Wednesday, August 19, 2009

Darn, darn, darn!`

I know quite a bit about the operation of the human heart. Mine acts up. I have an irregular heart beat, it consists of something called premature ventricular contractions, pvcs and premature atrial contractions, pacs. I've had this condition for years although it was first diagnosed in 2000 at a Jackson, MS clinic. Once I was able to associate the sensation in my chest with what the doctor found on a EKG I realized I'd had that sensation for years before 2000. I did not give it much thought. As the result of the diagnosis in Jackson I underwent a heart cath procedure to see if I had blockage. I did not. So I was told the irregular heart beat is common and benign.

Fast forward to 2007, I underwent the stress of having a cancer diagnosis and successful removal of about six inches of my exhaust system to eliminate the cancer. Nonetheless to be told you had a malignant tumor creates a great deal of inner turmoil. Three months after the bowel resection I ended up in the local hospital with an A-fib episode which is a very irregular heartbeat. Once cleared up, I did take some medication for about a year until another heart specialist called an electrophysiologist or EP weaned me off the meds and I continued to march.

Monday morning, August 17 about midnight I woke up with that "old sensation." A-fib. I rolled over and went back to sleep, that is how numb you get to the problem after a while, and when it persisted for about 6 hours I told Terry that instead of going to work she and I were going to Jonesboro to the NEA Hospital emergency room. This is my fourth visit to this facility in as many years.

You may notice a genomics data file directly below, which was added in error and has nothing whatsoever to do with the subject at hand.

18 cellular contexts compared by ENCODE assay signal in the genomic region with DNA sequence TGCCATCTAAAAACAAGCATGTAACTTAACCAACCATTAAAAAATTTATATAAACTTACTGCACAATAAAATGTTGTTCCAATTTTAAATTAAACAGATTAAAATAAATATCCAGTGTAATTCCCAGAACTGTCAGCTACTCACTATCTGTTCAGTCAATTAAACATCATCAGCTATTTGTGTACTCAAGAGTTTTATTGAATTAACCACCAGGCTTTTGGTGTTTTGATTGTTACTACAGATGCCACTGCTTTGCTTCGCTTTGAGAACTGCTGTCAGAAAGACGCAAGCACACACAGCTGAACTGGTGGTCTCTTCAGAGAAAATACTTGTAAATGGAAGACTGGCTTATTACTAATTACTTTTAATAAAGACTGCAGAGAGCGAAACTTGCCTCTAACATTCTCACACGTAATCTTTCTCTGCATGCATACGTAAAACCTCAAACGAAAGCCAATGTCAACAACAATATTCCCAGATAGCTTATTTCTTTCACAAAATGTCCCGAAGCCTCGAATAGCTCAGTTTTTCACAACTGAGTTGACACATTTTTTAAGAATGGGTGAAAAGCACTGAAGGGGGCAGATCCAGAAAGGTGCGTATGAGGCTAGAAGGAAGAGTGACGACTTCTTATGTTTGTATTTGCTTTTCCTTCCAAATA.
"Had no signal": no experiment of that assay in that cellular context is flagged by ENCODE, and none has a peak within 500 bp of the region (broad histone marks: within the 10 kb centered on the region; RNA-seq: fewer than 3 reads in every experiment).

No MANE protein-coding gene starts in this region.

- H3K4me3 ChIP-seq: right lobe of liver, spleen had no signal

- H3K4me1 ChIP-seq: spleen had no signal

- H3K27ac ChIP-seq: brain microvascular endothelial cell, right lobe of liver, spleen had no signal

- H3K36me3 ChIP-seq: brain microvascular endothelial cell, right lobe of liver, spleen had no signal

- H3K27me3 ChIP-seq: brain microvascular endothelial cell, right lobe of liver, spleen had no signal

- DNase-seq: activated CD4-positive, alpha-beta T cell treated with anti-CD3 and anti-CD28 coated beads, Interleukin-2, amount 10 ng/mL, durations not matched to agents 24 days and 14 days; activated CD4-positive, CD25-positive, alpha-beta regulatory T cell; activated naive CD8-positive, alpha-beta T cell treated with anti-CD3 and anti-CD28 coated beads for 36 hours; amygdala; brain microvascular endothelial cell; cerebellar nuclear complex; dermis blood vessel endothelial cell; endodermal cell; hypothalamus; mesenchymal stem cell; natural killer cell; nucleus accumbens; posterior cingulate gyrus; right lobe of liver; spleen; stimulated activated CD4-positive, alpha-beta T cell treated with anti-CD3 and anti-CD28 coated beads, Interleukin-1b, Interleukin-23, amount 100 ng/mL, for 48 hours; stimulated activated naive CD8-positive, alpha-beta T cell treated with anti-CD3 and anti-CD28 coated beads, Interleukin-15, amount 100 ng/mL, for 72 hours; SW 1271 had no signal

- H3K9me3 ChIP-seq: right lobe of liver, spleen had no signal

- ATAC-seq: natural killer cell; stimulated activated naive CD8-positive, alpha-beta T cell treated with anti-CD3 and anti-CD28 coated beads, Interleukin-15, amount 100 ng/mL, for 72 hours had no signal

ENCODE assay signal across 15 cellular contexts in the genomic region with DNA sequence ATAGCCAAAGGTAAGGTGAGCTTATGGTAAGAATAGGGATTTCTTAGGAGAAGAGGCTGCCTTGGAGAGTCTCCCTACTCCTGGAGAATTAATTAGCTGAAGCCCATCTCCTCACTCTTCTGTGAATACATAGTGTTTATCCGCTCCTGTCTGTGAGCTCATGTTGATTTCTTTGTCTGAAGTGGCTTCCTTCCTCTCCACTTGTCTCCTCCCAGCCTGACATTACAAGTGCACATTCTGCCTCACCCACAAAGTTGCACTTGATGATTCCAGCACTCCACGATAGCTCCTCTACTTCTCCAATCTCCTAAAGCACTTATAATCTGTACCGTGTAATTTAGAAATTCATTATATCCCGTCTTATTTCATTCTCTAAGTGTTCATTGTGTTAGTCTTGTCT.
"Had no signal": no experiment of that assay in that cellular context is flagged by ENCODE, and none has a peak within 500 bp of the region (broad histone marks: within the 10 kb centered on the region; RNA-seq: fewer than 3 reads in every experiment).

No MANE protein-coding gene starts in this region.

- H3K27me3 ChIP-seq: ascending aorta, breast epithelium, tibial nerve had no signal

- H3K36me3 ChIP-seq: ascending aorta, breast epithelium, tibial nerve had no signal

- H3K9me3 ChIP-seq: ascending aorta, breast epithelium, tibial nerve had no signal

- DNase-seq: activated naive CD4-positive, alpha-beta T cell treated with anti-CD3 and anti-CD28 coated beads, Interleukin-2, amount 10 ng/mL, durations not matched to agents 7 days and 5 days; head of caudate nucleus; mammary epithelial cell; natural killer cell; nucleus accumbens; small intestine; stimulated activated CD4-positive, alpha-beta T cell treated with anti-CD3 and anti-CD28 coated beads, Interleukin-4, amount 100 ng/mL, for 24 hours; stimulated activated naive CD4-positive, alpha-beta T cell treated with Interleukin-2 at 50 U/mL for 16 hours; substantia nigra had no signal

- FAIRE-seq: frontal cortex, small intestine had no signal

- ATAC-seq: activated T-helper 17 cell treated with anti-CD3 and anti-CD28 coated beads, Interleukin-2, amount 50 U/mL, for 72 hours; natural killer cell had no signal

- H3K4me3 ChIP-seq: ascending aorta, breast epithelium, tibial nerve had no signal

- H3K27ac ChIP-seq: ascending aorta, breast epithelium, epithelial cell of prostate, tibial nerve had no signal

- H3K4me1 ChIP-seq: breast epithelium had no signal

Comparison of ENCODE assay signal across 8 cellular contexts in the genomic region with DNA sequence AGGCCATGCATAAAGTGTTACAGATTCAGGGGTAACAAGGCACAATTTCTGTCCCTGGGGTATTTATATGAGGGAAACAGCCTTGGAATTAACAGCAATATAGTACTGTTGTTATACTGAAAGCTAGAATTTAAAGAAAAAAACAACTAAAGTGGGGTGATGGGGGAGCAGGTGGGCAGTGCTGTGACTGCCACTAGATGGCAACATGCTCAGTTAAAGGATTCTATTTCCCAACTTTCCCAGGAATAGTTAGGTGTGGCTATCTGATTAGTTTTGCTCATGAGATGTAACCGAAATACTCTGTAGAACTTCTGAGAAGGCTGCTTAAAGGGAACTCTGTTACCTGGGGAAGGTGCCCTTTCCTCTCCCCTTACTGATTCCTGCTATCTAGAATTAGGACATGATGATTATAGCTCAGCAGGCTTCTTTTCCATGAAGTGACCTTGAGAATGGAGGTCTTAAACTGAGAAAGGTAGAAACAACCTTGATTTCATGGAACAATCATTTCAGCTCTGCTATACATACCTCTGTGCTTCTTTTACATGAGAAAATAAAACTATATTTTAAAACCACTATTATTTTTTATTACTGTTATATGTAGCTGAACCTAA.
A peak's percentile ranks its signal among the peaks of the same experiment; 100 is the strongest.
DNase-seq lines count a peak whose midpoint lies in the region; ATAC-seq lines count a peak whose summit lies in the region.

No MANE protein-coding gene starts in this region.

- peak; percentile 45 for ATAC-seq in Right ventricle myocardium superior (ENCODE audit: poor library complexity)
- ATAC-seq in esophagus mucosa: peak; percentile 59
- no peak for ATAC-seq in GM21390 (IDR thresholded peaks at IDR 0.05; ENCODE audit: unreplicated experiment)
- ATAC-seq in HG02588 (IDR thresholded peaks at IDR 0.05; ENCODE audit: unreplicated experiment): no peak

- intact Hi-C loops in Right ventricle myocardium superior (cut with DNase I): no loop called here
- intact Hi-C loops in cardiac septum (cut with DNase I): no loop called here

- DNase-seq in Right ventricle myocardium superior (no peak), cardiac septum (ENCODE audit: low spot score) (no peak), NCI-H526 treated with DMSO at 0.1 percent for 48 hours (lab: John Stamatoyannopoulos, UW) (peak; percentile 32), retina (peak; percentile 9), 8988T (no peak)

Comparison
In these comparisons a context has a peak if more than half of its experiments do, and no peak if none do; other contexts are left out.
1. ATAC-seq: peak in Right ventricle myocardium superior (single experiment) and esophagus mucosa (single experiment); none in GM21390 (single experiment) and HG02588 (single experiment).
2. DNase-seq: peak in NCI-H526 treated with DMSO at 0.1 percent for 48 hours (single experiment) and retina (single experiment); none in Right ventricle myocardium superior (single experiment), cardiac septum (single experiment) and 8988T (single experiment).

I was in A-fib and placed in observation for 24 hours. The problem still persisted after 24 hours, so I was admitted and moved to a private room. About 2:30 AM August 19 my heart converted to a good solid sinus rhythm. I was released and sent home with two new medications called rythmole, which I have taken before, and Cardizem which I have not taken before. I will probably be on these two drugs for the rest of my life. That is a sobering thought. I don't know why so much, Terry is a diabetic and takes insulin just ot stay alive. I take a blood pressure med and a cholesterol med, but I think of that as a part of life. I do not like the idea of a heart arrhythmia. Not that it is so scary, but I feel like I am being forced to give into age.

I am not happy with this situation, but quite honestly I did not get put on blood thinners yet. I hope I do not have to. In talking with the cardiologist I was told I have a slow heartbeat. The two new meds reduce the heart rate. I was told by the cardiologist that if my heart rate slows too severely I will have to have a pace maker to insure it keeps on a ticking. One of the interesting things is that a real slow rate is not a number, but is how you react. If you start having troubles rising from a seated position, or bending makes you dizzy or pass out, then that is too low a number.

None of this is doom or gloom. However, it is indicative of the aging process and I am very aware of that. So my heart is in actuality strong and will last a lifetime. It just needs some help. In the meantime my brain is dealing with another issue that marks the passage of time and the appearance of finality. Darn, darn, darn.

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